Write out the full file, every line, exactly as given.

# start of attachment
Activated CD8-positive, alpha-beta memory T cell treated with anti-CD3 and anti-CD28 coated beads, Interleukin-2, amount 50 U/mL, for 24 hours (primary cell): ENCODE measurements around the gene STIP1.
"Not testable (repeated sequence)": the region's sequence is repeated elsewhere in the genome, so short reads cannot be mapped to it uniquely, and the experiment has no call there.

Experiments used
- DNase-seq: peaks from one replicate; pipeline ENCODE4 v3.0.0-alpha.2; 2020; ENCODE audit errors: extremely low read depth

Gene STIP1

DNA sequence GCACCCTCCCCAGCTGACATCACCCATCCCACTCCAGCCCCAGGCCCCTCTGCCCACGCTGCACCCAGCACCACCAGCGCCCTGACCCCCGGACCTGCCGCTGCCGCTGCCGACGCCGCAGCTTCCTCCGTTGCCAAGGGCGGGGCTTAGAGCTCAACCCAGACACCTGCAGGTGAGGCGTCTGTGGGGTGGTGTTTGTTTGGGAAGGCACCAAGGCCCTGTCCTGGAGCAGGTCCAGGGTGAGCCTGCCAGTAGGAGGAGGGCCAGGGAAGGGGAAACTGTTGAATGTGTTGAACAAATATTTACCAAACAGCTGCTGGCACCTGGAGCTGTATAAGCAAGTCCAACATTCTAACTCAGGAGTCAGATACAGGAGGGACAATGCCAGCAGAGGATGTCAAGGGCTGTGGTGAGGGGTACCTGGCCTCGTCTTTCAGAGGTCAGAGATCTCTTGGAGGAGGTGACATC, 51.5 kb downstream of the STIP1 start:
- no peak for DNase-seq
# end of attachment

Activated CD8-positive, alpha-beta memory T cell treated with anti-CD3 and anti-CD28 coated beads, Interleukin-2, amount 50 U/mL, for 24 hours (primary cell): ENCODE measurements around the gene STIP1.
"Not testable (repeated sequence)": the region's sequence is repeated elsewhere in the genome, so short reads cannot be mapped to it uniquely, and the experiment has no call there.

Experiments used
- DNase-seq: peaks from one replicate; pipeline ENCODE4 v3.0.0-alpha.2; 2020; ENCODE audit errors: extremely low read depth

Gene STIP1

DNA sequence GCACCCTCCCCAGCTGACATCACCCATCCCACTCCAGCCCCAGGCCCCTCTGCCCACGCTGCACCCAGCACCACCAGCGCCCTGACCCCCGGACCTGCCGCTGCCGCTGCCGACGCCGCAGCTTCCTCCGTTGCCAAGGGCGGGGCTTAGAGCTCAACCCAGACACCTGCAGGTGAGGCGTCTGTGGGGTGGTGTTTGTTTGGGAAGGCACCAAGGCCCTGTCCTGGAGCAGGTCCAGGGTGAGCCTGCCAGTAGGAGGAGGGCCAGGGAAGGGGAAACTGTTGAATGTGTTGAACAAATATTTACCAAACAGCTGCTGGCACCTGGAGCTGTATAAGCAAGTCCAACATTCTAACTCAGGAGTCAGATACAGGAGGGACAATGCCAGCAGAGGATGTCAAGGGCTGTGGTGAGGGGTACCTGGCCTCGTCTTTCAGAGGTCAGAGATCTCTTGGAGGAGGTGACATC, 51.5 kb downstream of the STIP1 start:
- no peak for DNase-seq